Government policies from the late 1990s have stimulated competition between existing universities in England and lowered the barriers to entry for new providers. This process has been accelerated under the coalition government which took office in 2010 — its 2011 White Paper sets out a number of measures intended, apparently, to encourage greater private sector involvement in English higher education – for example, by making it easier to gain a university title, and to remove legal impediments to private companies buying existing universities. It seems as if the government has had second thoughts about the political wisdom of at least some of these moves, despite them being strongly backed by the Minister concerned, David Willetts.
There are, actually, a large number of private institutions working in higher education in the UK – certainly over 1000 of them, although no comprehensive register exists. But most are very small, typically teaching international students often for non-UK awards. The business model of many of these institutions is puzzling to an outside observer, as they seem to have no distinctive expertise or marketing proposition that would not be available, at a similar price, in more established institutions: they certainly do not have a recognised brand to offer. One conclusion is that they are teaching students who would not be admitted to a mainstream university on attainment grounds. It may be that the new, more restrictive, visa regime which the government is intent on introducing in the teeth of opposition from the entire university sector may put some of these small colleges out of business.
Another niche in this ecology is being filled by further education colleges, the UK’s vocational training institutions, which are expanding their higher education provision. This is currently being underpinned by the new tuition fee system from 2012, which, because of the incentives the government has built in to the structure, is allowing colleges to expand their higher education offer at lower fee levels than most universities (even, sometimes, when that university is the validating partner for the college in question). Government market-oriented policies are, again, pointing to a more diverse pattern of provision.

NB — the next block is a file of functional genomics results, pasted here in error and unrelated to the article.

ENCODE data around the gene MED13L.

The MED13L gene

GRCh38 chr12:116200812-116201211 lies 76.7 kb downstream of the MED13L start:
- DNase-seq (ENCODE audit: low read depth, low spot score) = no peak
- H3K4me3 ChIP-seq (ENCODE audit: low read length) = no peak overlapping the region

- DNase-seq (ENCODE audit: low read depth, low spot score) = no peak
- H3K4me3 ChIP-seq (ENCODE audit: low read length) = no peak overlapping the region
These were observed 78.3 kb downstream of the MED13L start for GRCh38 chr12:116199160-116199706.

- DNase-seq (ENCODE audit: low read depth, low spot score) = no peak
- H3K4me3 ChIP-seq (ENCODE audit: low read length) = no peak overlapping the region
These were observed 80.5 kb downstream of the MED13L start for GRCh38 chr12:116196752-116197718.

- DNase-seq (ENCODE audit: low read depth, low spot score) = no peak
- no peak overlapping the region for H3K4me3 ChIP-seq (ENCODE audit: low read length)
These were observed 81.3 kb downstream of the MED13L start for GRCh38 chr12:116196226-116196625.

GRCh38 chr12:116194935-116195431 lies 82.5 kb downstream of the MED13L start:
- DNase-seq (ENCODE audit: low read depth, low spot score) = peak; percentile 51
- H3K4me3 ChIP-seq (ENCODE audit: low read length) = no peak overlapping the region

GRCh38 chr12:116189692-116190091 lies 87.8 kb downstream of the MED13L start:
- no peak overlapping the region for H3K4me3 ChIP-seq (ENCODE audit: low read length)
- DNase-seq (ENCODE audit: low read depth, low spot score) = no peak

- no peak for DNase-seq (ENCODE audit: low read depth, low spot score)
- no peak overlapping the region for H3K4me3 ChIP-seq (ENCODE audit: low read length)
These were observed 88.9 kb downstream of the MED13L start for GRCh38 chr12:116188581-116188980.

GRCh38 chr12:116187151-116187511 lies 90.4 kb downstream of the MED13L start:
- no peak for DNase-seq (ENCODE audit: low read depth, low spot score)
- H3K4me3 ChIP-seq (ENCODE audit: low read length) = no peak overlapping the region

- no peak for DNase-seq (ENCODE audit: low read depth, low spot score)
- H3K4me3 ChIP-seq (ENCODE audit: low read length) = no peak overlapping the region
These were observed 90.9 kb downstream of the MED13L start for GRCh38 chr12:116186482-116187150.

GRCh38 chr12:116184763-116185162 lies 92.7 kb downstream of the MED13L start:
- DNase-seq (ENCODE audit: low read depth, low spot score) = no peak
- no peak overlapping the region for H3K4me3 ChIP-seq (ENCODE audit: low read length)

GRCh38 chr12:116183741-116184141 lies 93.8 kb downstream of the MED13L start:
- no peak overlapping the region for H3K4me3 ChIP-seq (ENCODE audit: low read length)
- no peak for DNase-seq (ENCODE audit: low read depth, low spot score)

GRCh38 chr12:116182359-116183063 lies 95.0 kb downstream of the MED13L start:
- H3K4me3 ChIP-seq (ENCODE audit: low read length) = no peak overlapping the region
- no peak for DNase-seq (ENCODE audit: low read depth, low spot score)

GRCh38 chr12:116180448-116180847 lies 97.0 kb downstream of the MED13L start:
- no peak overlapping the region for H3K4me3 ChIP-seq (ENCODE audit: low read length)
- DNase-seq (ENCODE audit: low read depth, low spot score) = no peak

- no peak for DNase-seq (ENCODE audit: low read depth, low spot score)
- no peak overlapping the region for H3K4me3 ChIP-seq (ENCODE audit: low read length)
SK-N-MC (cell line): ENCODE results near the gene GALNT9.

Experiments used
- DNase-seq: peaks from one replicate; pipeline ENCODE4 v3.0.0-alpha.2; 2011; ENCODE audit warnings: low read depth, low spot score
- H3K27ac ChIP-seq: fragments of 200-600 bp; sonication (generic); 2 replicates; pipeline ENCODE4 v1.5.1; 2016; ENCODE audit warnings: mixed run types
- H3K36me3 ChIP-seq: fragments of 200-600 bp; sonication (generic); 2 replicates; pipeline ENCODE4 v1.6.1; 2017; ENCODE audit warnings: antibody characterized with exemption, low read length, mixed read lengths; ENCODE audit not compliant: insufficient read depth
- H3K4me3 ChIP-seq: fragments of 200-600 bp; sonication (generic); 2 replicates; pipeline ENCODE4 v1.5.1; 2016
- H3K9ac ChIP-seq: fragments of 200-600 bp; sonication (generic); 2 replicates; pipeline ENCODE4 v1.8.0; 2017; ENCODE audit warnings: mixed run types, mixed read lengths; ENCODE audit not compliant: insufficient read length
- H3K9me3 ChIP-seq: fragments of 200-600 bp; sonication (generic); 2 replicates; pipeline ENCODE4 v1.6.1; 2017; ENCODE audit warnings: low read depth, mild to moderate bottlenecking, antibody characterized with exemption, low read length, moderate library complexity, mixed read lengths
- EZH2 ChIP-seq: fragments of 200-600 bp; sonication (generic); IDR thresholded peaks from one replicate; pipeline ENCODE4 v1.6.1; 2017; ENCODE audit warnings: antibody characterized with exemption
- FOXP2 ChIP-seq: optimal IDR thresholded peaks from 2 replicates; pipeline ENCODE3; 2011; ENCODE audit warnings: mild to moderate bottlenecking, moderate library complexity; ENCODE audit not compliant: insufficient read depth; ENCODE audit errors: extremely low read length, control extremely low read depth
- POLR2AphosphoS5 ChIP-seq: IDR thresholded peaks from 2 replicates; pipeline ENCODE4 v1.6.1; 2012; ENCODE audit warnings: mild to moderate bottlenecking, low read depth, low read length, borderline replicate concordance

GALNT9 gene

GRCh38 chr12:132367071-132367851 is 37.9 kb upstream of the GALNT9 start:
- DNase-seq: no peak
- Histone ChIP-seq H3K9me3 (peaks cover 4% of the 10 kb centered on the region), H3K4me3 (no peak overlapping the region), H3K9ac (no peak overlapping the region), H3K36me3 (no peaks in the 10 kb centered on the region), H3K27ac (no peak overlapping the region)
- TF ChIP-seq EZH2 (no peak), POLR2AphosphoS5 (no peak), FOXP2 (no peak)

We therefore see a Venn diagram-like pattern of higher education developing, with intersecting fields of public and private provision, with a wider range of overlapping institutional types meeting a range of student demands. One feature of UK higher education has been what is sometimes called the “controlled reputational range”, with a fairly narrow difference between the “top” and “bottom” of the system: in other words, the Venn diagram circles have been mostly overlapping. These new providers are likely to widen this reputational range considerably. To what extent, then, will we still be able to speak of a higher education “system” or “sector” in the UK?